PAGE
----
- Of course, one advantage generates others like less source code for instance. Unless you’re getting paid by lines of code you’re producing (just a joke -I honestly hope no one is evaluated on that one!), having a smaller code base is always a good thing. Other advantages would be less complex extendee bundles or simpler adaption to new requirements.

Conclusion and outlook

As you could see, extenders are the next evolutional step in the OSGi world. There are great new ways of designing your applications that can make your application even more robust and simpler to use. However, there also comes the responsibility to use the technology wisely and not just for the sake of it. As seen with Eclipse and now Spring, more and more advanced extender concepts are popping up and we certainly haven’t seen everything possible yet. In a future blog post, I am going to look deeper in how to create an actual extender, what to keep in mind, how the up-coming OSGi R4.2 spec will help us here, what kind of extenders are there already and of course common pitfalls one may face implementing your own. Stay tuned and have fun experimenting with extenders.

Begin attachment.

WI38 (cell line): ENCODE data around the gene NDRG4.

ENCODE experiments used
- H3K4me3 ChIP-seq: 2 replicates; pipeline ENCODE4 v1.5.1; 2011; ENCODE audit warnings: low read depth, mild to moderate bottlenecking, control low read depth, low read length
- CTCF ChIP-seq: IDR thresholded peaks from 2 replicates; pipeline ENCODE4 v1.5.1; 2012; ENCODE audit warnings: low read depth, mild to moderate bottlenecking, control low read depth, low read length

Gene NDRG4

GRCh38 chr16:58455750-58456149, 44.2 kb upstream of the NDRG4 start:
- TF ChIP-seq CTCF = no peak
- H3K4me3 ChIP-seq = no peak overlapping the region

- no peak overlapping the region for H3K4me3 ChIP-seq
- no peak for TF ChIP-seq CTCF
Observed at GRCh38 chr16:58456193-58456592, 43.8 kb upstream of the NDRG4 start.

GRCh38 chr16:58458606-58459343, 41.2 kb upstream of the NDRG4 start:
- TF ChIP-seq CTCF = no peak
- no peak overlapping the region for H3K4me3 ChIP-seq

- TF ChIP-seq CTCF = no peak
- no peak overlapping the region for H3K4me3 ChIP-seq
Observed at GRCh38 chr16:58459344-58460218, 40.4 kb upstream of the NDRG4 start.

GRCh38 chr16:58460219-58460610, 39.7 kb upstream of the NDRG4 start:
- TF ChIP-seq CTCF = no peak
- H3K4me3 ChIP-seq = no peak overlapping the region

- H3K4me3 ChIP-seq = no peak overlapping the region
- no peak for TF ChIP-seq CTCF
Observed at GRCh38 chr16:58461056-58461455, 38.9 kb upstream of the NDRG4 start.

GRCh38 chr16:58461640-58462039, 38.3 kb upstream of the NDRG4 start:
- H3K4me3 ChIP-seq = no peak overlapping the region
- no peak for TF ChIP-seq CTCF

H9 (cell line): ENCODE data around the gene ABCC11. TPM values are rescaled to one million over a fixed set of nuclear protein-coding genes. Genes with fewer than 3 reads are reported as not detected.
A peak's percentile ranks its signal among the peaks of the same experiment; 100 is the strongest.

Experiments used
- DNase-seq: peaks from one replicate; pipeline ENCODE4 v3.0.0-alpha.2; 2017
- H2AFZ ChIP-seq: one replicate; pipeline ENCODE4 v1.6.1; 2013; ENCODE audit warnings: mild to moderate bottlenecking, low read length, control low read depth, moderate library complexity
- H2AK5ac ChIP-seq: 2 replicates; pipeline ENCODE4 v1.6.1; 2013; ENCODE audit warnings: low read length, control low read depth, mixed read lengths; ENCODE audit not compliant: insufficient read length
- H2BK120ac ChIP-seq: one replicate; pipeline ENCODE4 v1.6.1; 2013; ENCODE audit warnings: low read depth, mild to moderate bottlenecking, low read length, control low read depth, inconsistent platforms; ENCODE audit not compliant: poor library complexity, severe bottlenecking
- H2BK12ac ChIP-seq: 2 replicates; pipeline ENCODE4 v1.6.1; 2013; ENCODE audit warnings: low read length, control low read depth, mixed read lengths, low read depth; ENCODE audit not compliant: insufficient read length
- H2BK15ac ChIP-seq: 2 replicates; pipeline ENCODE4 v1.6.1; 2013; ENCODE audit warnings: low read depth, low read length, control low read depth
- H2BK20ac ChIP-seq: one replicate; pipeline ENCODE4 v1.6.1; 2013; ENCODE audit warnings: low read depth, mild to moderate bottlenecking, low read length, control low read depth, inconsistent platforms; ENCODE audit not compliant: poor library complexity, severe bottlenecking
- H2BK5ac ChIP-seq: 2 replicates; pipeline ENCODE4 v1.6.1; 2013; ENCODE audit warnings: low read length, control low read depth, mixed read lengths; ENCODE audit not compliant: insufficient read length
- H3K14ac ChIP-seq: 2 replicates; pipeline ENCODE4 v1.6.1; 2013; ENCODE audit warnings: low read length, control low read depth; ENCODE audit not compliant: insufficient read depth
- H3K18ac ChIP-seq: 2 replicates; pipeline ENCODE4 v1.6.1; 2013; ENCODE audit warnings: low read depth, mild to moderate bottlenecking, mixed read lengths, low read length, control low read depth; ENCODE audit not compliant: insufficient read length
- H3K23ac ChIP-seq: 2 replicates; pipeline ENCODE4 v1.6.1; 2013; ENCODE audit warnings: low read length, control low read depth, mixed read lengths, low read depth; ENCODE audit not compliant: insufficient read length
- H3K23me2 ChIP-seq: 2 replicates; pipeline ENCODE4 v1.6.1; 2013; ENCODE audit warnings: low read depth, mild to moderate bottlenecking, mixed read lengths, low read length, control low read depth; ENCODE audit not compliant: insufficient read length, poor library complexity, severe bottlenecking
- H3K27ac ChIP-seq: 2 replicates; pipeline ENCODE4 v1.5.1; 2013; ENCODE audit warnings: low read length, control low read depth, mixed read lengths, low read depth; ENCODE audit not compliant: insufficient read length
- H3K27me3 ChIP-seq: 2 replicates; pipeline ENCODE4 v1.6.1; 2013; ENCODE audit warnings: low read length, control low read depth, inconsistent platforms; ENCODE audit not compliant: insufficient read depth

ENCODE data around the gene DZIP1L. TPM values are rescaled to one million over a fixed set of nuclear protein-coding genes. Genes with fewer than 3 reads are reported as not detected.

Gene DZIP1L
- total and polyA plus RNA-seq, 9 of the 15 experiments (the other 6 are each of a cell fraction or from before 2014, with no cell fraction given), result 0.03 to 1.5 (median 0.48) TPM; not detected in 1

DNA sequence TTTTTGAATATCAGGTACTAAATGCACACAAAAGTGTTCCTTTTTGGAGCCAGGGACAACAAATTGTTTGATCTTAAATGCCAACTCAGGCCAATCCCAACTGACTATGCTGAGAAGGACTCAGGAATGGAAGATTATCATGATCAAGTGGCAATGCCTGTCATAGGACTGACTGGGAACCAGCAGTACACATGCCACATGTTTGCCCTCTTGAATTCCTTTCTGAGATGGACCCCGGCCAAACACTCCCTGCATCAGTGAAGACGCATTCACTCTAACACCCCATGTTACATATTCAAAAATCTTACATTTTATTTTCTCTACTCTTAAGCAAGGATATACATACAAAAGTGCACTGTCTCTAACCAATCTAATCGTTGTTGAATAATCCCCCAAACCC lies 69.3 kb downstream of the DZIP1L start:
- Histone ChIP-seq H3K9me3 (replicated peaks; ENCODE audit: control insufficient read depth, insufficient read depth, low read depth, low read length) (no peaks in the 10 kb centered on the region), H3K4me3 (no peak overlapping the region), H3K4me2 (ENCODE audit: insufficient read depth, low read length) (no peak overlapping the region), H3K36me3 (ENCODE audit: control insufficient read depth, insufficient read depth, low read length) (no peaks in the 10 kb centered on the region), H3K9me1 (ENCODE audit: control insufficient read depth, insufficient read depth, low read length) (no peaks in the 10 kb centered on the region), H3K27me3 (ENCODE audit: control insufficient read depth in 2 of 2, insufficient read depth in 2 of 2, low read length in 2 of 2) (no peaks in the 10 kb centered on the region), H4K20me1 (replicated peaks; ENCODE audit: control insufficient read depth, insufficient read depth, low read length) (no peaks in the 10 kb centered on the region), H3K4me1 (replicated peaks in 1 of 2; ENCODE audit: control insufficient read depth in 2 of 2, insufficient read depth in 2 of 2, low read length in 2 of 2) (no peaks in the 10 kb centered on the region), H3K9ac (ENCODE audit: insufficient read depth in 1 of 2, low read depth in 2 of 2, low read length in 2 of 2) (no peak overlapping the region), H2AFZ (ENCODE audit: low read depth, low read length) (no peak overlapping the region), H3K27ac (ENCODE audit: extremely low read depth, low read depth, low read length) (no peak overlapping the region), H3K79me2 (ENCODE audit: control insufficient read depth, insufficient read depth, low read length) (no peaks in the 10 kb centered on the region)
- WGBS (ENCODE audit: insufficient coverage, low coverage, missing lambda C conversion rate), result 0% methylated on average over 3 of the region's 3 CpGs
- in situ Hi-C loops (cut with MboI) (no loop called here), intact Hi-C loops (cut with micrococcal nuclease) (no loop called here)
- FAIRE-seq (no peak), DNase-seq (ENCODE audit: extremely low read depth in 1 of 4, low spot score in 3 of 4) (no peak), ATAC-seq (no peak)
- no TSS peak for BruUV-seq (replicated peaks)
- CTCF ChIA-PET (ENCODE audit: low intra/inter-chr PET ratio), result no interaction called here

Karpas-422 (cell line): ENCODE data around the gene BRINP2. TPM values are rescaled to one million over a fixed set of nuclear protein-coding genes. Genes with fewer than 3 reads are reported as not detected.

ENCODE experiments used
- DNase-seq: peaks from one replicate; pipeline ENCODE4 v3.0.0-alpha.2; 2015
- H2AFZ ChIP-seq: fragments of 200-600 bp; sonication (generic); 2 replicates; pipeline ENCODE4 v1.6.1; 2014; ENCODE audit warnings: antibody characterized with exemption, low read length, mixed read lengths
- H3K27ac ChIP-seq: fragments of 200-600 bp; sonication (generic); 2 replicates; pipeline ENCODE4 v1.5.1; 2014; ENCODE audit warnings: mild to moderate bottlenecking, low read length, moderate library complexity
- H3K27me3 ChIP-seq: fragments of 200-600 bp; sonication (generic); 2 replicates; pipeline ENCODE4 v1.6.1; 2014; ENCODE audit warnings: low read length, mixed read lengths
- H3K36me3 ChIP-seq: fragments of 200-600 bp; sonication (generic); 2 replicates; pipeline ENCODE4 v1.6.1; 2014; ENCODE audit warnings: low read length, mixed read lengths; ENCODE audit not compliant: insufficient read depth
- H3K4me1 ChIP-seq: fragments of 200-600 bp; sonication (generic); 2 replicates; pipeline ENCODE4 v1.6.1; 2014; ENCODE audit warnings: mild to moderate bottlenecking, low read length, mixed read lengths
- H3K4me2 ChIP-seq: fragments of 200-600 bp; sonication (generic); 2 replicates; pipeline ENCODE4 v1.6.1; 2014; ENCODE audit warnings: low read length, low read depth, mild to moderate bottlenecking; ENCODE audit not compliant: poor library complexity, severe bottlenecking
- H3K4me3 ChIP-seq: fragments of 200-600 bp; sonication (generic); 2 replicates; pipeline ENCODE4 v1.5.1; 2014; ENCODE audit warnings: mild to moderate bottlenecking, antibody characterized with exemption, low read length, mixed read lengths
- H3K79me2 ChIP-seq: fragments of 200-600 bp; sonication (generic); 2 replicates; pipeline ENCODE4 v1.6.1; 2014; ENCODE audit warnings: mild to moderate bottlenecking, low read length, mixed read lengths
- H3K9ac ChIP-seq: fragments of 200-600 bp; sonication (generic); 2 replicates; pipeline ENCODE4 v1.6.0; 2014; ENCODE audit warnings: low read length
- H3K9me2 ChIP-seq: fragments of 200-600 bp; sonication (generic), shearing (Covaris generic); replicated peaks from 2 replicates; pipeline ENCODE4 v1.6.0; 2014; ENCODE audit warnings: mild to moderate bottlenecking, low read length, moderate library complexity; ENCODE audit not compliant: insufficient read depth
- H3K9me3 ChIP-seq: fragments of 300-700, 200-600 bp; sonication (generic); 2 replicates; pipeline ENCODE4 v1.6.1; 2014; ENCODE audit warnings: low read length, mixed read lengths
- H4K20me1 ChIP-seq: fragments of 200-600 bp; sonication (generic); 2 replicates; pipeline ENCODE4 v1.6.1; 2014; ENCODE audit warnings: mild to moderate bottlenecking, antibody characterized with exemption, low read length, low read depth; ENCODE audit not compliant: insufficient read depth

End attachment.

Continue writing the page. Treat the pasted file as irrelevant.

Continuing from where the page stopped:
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More Stories By Mirko Jahn

Mirko Jahn worked for several years as an independent software consultant and tutor before joining the Unstructured Information Management Architecture (UIMA) group at IBM Research. At present, his major research areas cover component-based development strategies, component repositories, and migration approaches toward modular applications, along with service-oriented architecture. Mr. Jahn is heavily involved in making use of OSGi component-based developement
standards in UIMA.